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Thursday, May 26, 2016

Learning MBA Courses for Free! Part I

Irrespective of whether you are an MBA or a B School student or a B School aspirant or someone interested in learning more about business/management, there are a plenty of resources available on the web. For a person who likes to listen rather than read through, there are many video courses/lectures as well. In the next few posts, I will try to put together an MBA curriculum completely based on free video courses (either MOOC or pre-recorded) covering both core courses and electives. Today, let's start with core courses (MBA first year curriculum). An outline can be pulled from any B School website. In this post, I will specifically concentrate on Finance and accounting courses.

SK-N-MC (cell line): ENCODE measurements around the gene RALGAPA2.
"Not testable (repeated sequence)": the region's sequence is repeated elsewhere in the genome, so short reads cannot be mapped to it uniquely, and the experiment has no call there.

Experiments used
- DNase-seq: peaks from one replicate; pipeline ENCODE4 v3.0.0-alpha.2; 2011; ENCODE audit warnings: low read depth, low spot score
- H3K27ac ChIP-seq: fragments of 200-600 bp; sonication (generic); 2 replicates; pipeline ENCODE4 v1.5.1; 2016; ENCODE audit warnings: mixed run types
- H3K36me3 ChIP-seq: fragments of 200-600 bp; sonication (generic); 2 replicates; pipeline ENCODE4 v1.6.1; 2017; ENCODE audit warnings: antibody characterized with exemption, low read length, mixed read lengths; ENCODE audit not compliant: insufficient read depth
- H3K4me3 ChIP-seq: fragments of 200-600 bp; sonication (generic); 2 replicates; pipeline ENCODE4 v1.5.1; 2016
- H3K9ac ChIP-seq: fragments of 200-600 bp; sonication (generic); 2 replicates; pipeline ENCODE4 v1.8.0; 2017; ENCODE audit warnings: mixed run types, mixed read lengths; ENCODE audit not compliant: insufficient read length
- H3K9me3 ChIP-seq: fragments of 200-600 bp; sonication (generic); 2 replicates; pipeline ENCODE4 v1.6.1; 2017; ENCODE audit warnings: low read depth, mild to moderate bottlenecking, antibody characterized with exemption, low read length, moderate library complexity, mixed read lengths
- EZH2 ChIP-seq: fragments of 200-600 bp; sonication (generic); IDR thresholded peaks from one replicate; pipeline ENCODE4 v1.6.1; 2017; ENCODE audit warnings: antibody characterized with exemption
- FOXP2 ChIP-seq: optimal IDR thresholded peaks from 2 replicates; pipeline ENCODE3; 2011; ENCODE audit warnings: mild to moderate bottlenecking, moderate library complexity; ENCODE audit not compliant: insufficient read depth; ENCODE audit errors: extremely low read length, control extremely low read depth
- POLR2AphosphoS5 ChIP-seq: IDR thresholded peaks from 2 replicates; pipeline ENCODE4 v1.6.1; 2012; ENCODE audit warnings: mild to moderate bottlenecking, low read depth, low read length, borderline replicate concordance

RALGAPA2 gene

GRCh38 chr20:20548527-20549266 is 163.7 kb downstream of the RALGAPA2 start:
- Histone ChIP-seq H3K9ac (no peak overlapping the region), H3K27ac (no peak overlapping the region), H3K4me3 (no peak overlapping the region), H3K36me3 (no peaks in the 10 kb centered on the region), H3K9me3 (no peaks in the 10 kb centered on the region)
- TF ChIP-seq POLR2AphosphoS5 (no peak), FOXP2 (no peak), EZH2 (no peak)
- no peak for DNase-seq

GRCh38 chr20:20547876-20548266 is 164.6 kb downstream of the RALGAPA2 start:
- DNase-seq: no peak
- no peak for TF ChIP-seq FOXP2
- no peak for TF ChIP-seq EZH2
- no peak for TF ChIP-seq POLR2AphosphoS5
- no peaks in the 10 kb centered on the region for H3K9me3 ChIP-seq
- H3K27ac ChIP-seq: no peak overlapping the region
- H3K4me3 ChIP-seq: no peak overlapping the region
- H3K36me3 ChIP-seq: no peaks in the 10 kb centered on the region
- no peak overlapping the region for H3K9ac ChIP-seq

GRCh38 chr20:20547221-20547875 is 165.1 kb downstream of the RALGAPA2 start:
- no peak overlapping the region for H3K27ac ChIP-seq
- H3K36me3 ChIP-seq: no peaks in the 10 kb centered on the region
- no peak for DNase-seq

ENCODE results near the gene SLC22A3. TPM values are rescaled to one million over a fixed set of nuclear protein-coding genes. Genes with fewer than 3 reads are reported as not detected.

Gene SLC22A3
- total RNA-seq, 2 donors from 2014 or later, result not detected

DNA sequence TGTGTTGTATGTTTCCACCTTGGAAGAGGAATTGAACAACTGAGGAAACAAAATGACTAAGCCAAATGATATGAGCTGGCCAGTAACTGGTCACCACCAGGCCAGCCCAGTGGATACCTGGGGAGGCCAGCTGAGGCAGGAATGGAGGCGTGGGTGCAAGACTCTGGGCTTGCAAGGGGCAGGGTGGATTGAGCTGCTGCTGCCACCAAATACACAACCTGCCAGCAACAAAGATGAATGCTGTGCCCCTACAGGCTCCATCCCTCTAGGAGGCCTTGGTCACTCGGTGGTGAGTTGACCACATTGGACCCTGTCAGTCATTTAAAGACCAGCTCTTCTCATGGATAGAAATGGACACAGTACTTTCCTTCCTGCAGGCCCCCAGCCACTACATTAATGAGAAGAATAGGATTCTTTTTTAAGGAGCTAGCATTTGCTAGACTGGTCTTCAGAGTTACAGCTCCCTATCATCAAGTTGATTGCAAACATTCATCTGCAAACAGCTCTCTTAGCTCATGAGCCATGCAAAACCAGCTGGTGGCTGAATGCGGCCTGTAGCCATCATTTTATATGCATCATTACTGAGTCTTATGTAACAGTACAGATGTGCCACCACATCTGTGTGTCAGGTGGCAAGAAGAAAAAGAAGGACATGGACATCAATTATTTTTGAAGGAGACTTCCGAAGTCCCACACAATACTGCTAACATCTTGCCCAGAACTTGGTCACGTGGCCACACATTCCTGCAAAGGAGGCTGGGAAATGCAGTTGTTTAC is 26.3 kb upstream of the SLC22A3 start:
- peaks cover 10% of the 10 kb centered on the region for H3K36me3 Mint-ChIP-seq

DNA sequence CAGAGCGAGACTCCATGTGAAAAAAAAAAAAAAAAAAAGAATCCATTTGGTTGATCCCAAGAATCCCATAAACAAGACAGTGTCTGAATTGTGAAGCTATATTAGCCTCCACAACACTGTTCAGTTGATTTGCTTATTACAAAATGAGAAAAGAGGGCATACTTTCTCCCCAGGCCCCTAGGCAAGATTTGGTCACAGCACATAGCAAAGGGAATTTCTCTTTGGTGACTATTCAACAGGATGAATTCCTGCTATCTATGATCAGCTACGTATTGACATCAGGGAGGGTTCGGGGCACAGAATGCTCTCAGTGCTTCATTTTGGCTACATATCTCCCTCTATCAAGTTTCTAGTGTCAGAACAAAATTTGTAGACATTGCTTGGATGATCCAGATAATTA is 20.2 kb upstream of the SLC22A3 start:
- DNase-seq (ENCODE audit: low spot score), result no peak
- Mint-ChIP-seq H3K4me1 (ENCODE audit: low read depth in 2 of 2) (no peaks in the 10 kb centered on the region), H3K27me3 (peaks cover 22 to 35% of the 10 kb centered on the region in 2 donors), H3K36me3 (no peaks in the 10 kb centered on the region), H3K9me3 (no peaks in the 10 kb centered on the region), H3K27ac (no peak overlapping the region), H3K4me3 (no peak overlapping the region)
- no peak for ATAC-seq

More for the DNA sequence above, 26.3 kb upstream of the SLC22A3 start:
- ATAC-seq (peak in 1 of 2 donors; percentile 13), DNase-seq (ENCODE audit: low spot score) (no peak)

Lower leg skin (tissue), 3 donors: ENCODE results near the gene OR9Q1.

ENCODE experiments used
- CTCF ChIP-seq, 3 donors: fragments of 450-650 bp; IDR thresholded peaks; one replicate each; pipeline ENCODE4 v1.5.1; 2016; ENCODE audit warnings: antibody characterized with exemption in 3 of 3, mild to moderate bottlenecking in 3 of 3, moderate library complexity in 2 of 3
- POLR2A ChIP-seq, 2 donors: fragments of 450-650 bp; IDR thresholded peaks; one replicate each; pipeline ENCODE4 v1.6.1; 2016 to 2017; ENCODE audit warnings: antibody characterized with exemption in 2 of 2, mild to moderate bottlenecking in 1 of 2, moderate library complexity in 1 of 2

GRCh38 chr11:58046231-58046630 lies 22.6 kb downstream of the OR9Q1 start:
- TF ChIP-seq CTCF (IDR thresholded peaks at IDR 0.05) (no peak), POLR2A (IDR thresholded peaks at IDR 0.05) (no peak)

Financial Accounting

Financial Accounting is a core course required for all the MBA students in their first year irrespective of the Business School they study in. Financial Accounting can be considered one of the foundation stones of any Finance course you take later. This is also one of the 'most feared' courses :) There are many free online courses or MOOCs on this topic. Here are three of them --

Introduction to Financial Accounting from Wharton is an introductory course offered within the Coursera platform. Overall, a great introductory course with a case based approach. I would consider this to be a crash course giving the high level ideas in Financial Accounting. If you are more interested in the topic, Wharton also offers a course on advanced topics as well as another course specifically on accounting analytics